Energy-Efficient Multifamily Housing

As demand for apartments and condos rises, builders and building owners of multifamily buildings are prioritizing energy efficiency to make their properties especially attractive and affordable.

Multifamily buildings – which usually consist of five or more units – make up about 18% of the nation’s housing. That percentage is growing because:

  • Over 80% of multifamily housing units are rented, and the number of people looking for rental apartments is growing due to uncertainty in home values, limited finances and the need for flexibility in the event of relocation.
  • Cost-conscious home buyers are turning to condos instead of single-family homes for their cheaper purchase price, utilities and transportation costs.
  • Multifamily housing often is closer to the office, stores and entertainment than single-family homes.

Compared with single-family homes, energy use is higher per square foot of living space in multifamily buildings because more people use energy-intensive resources like hot water.  As energy expenses climb along with square footage, it becomes even more important for builders and building owners to make multifamily housing as energy-efficient as possible.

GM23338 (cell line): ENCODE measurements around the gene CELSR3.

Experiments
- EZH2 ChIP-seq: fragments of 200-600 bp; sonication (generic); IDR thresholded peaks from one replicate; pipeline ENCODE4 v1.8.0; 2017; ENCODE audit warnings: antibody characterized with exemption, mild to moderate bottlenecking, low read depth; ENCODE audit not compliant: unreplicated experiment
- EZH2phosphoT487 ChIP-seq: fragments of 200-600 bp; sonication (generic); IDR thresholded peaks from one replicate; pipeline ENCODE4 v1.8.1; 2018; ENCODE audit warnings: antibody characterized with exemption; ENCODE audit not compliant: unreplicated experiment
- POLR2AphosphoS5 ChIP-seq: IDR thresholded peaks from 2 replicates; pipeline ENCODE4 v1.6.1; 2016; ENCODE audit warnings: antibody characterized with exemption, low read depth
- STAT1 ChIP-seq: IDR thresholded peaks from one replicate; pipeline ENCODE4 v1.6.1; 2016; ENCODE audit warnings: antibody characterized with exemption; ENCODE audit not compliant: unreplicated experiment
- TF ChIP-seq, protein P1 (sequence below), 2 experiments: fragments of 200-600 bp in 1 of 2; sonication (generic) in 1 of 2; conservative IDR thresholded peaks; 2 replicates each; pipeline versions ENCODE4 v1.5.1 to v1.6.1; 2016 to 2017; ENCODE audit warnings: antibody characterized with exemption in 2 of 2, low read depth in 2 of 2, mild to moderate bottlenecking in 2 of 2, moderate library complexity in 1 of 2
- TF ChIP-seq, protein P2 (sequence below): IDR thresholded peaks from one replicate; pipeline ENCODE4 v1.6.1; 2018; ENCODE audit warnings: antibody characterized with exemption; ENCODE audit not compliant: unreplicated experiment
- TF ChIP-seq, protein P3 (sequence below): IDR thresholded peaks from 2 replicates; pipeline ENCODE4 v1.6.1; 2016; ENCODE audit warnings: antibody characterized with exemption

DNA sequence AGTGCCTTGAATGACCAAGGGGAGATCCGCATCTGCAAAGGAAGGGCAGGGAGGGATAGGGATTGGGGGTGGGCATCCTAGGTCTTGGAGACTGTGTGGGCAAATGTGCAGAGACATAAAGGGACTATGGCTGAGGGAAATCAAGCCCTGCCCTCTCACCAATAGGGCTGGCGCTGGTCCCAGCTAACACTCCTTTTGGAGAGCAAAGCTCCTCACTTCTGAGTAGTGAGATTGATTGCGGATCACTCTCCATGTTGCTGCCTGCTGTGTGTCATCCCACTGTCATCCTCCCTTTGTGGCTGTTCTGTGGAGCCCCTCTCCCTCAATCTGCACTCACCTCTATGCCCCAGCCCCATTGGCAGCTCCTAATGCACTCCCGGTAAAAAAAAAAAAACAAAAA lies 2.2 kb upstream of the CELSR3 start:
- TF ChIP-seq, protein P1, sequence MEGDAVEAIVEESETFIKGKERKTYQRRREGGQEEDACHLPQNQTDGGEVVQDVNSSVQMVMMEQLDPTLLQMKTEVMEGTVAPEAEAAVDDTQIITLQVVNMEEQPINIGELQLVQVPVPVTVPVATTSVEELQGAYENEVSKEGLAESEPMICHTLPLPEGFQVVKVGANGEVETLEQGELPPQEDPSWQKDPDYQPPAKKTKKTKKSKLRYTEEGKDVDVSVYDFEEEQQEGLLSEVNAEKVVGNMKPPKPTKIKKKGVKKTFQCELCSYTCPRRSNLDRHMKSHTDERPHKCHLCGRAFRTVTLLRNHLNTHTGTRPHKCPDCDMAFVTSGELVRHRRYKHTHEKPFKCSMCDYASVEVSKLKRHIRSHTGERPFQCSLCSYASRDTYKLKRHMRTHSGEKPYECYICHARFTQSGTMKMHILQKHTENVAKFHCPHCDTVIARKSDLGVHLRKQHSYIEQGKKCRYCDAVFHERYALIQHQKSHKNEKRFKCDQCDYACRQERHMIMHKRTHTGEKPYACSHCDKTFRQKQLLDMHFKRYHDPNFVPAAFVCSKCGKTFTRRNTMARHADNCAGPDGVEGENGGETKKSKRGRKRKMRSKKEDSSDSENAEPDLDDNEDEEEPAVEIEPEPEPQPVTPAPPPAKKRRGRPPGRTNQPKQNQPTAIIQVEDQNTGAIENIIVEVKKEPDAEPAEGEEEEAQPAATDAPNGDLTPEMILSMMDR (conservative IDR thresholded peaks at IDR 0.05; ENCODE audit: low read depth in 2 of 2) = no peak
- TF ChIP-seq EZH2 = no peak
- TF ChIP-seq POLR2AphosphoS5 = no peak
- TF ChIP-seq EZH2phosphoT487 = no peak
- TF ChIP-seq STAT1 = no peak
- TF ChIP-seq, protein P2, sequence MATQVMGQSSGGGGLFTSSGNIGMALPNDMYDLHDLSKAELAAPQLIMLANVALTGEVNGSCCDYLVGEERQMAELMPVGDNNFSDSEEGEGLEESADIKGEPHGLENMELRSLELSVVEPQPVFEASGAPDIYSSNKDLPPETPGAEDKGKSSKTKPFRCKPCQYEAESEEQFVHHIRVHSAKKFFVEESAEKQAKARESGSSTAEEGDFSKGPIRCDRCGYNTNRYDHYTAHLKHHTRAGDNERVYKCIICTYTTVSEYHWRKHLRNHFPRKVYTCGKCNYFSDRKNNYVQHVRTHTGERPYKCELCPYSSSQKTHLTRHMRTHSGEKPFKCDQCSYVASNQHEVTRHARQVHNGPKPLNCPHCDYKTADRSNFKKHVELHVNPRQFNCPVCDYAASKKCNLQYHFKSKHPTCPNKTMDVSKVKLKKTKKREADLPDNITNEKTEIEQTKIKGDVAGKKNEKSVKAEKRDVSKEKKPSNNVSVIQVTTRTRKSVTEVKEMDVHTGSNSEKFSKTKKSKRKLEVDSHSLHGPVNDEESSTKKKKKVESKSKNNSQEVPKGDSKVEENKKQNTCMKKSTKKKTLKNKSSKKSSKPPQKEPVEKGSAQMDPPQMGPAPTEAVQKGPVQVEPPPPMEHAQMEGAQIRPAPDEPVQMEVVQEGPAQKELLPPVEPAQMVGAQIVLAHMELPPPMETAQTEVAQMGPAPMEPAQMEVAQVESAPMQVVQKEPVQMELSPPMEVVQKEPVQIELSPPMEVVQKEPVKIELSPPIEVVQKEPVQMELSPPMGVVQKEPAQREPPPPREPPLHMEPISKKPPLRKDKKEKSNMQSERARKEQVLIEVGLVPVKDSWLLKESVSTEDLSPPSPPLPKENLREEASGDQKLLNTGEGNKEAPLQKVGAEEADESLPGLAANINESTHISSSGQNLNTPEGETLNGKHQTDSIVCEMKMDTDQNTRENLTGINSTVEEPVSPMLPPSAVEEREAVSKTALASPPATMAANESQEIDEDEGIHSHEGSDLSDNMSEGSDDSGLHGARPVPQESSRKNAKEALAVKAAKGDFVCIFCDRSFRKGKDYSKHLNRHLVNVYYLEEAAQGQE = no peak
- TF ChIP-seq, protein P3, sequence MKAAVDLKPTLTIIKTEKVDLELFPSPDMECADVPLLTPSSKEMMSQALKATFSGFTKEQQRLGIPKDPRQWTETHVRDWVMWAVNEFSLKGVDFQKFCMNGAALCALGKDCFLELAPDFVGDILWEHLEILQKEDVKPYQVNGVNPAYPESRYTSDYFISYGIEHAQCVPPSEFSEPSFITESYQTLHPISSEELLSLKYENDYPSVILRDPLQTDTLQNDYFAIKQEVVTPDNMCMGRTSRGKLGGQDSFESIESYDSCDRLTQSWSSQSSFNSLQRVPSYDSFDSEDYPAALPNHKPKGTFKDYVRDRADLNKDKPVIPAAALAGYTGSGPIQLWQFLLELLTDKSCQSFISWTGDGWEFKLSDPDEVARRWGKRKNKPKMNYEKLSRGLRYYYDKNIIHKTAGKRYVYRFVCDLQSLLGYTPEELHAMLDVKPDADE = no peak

The good news: Thorough energy efficiency retrofits can decrease energy consumption and expenses by 30% to 75% in many multifamily buildings. Such energy-efficient improvements also boost occupant comfort.

Paying for Energy Efficiency Upgrades

Energy efficiency incentive programs and utility rebates usually go to single-family homes or duplexes, and capital can be in short supply for multifamily buildings with low- and moderate-income renters. However, builders and building owners are in luck: Both the ENERGY STAR and LEED designations for homes are being adopted for mid- and high-rise multifamily buildings.

Efficient Windows for Multifamily Housing

Property owners are turning to energy-efficient windows to keep their multifamily buildings insulated. The Alliance’s Efficient Windows Collaborative offers a variety of resources for multifamily buildings:

Efficient Washing Machines for Multifamily Housing

Because many multifamily buildings have coin- or card-operated washing machines, the first step building owners can take to save energy in the laundry room is to use ENERGY STAR-qualified clothes washers, which consume about 37% less energy and 50% less water than standard commercial units.

To step it up, some multifamily buildings promote cold-water washing with incremental pricing on their clothes washers. These washing machines charge more for warm and hot water than they do for cold water, giving residents an incentive to use the less energy-intensive cold water option. For instance, several of Edgewood Management Corp.’s Washington, D.C.-area, multifamily buildings charge $1.25 for laundry loads with the cold-water setting, $1.50 for warm washes, and $1.75 for hot washes. Because residents have switched from almost exclusively using hot water to very often using cold water, the washing machines are consuming 25% to 30% less energy, according to Edgewood Assistant Vice President Terrence Kelley.

Source: ASE

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